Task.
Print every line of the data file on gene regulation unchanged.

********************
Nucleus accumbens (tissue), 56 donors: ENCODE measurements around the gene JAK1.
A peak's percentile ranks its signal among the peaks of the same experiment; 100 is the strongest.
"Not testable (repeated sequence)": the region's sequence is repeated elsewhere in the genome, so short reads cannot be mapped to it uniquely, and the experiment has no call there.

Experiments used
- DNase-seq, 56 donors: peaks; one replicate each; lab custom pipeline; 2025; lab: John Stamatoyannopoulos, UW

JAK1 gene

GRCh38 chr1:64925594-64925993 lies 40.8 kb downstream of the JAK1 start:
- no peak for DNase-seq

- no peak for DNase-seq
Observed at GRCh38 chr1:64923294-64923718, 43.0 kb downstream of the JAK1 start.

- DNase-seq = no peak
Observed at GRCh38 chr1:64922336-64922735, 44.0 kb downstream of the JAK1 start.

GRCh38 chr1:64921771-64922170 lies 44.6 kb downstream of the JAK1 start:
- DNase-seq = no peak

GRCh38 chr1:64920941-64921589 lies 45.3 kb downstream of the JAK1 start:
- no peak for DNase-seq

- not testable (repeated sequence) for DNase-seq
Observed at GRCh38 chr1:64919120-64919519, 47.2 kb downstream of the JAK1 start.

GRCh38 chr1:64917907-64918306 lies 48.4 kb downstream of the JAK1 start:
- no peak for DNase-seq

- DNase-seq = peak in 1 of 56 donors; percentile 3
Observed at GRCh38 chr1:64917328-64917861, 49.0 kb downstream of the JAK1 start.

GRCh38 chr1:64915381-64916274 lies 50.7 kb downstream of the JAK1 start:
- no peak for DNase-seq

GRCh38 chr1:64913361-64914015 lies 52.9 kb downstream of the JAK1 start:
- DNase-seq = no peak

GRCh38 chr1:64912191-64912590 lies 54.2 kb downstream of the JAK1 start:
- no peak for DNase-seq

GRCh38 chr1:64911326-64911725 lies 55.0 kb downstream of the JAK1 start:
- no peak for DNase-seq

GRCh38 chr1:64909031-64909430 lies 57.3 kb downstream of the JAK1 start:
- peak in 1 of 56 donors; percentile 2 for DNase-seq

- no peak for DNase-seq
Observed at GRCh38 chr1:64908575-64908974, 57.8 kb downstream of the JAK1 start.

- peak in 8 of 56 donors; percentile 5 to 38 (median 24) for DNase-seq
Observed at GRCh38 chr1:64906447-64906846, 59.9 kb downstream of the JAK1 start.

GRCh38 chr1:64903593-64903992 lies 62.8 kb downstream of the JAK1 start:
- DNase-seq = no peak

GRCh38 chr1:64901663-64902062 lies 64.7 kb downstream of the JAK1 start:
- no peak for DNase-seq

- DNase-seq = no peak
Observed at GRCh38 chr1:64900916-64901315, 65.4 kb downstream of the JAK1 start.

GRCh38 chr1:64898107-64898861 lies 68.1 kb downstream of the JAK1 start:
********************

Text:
Nucleus accumbens (tissue), 56 donors: ENCODE measurements around the gene JAK1.
A peak's percentile ranks its signal among the peaks of the same experiment; 100 is the strongest.
"Not testable (repeated sequence)": the region's sequence is repeated elsewhere in the genome, so short reads cannot be mapped to it uniquely, and the experiment has no call there.

Experiments used
- DNase-seq, 56 donors: peaks; one replicate each; lab custom pipeline; 2025; lab: John Stamatoyannopoulos, UW

JAK1 gene

GRCh38 chr1:64925594-64925993 lies 40.8 kb downstream of the JAK1 start:
- no peak for DNase-seq

- no peak for DNase-seq
Observed at GRCh38 chr1:64923294-64923718, 43.0 kb downstream of the JAK1 start.

- DNase-seq = no peak
Observed at GRCh38 chr1:64922336-64922735, 44.0 kb downstream of the JAK1 start.

GRCh38 chr1:64921771-64922170 lies 44.6 kb downstream of the JAK1 start:
- DNase-seq = no peak

GRCh38 chr1:64920941-64921589 lies 45.3 kb downstream of the JAK1 start:
- no peak for DNase-seq

- not testable (repeated sequence) for DNase-seq
Observed at GRCh38 chr1:64919120-64919519, 47.2 kb downstream of the JAK1 start.

GRCh38 chr1:64917907-64918306 lies 48.4 kb downstream of the JAK1 start:
- no peak for DNase-seq

- DNase-seq = peak in 1 of 56 donors; percentile 3
Observed at GRCh38 chr1:64917328-64917861, 49.0 kb downstream of the JAK1 start.

GRCh38 chr1:64915381-64916274 lies 50.7 kb downstream of the JAK1 start:
- no peak for DNase-seq

GRCh38 chr1:64913361-64914015 lies 52.9 kb downstream of the JAK1 start:
- DNase-seq = no peak

GRCh38 chr1:64912191-64912590 lies 54.2 kb downstream of the JAK1 start:
- no peak for DNase-seq

GRCh38 chr1:64911326-64911725 lies 55.0 kb downstream of the JAK1 start:
- no peak for DNase-seq

GRCh38 chr1:64909031-64909430 lies 57.3 kb downstream of the JAK1 start:
- peak in 1 of 56 donors; percentile 2 for DNase-seq

- no peak for DNase-seq
Observed at GRCh38 chr1:64908575-64908974, 57.8 kb downstream of the JAK1 start.

- peak in 8 of 56 donors; percentile 5 to 38 (median 24) for DNase-seq
Observed at GRCh38 chr1:64906447-64906846, 59.9 kb downstream of the JAK1 start.

GRCh38 chr1:64903593-64903992 lies 62.8 kb downstream of the JAK1 start:
- DNase-seq = no peak

GRCh38 chr1:64901663-64902062 lies 64.7 kb downstream of the JAK1 start:
- no peak for DNase-seq

- DNase-seq = no peak
Observed at GRCh38 chr1:64900916-64901315, 65.4 kb downstream of the JAK1 start.

GRCh38 chr1:64898107-64898861 lies 68.1 kb downstream of the JAK1 start: